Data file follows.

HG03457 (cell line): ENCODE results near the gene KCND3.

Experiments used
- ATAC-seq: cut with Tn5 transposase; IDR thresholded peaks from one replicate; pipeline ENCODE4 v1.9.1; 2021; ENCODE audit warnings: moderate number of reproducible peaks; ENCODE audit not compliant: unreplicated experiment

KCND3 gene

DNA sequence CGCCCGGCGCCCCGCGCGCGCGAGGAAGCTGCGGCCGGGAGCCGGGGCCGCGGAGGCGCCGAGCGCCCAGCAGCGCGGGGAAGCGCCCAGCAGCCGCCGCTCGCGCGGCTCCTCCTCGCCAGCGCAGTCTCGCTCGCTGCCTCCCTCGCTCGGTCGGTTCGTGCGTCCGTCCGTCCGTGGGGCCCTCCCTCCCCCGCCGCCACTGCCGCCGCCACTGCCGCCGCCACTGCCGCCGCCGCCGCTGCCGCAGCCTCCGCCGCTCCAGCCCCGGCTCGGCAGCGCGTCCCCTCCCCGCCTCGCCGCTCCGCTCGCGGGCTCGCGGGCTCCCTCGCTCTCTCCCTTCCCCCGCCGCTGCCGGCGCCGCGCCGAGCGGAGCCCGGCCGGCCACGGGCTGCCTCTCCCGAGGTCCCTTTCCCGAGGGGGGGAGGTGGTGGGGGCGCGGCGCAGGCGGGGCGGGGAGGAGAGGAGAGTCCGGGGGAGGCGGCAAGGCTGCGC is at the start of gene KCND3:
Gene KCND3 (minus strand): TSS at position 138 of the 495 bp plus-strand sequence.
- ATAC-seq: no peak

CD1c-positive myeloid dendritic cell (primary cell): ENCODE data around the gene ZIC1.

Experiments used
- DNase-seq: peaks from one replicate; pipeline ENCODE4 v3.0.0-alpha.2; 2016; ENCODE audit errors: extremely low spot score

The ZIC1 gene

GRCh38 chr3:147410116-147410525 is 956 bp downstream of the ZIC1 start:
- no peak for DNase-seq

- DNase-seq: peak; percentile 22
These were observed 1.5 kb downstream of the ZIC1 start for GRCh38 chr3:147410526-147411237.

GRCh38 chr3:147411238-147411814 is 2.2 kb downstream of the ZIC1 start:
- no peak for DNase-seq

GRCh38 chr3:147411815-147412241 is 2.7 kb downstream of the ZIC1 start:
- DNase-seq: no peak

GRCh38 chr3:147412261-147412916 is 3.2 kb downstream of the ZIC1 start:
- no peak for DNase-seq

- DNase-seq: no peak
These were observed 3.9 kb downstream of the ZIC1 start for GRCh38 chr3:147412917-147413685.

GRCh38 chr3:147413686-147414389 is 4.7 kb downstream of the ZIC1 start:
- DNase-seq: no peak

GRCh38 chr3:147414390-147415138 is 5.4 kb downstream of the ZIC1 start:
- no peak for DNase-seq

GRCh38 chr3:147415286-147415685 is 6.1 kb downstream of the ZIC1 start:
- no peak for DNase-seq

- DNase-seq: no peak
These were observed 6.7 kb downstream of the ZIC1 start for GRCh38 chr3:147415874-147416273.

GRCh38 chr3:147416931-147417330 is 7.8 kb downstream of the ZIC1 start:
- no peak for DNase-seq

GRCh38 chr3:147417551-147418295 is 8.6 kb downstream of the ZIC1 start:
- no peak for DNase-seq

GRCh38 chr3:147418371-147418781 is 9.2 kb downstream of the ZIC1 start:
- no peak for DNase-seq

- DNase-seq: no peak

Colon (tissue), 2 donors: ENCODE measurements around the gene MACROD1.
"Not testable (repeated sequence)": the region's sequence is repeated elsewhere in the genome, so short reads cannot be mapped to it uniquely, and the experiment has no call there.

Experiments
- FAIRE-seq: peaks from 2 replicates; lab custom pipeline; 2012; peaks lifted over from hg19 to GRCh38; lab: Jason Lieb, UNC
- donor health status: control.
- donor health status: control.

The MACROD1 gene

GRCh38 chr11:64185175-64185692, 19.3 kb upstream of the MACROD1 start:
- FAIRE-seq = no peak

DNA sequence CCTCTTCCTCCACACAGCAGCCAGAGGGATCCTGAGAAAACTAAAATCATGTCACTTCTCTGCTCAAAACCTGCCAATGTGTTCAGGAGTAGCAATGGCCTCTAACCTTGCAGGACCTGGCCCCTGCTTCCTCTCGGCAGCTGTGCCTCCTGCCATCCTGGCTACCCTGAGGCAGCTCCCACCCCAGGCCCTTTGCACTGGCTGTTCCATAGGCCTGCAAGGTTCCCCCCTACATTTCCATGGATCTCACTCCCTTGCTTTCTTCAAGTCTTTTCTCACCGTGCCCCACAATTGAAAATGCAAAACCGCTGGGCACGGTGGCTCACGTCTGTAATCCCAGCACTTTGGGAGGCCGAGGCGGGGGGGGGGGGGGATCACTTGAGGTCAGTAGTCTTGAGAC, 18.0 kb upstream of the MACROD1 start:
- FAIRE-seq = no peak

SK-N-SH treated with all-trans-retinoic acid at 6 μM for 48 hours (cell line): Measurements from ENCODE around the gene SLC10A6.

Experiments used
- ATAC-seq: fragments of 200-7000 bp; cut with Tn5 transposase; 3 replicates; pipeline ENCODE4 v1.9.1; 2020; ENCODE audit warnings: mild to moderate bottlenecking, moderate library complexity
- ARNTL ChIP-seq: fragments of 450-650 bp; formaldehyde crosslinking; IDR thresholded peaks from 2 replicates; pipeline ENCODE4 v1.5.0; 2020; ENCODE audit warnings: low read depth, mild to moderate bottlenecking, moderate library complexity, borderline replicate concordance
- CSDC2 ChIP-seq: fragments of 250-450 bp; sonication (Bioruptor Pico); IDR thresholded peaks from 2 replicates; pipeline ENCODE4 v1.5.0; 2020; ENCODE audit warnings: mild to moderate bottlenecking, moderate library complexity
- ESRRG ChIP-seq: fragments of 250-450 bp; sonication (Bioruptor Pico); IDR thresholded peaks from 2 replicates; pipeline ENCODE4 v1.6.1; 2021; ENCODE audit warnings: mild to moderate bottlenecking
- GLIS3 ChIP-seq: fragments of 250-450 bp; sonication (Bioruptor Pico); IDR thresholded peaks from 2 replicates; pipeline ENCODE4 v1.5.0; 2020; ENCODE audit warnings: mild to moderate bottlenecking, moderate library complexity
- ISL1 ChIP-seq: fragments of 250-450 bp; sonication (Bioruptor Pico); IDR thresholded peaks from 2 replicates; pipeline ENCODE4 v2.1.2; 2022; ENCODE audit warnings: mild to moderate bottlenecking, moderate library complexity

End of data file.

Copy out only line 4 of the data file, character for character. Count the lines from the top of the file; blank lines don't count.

KCND3 gene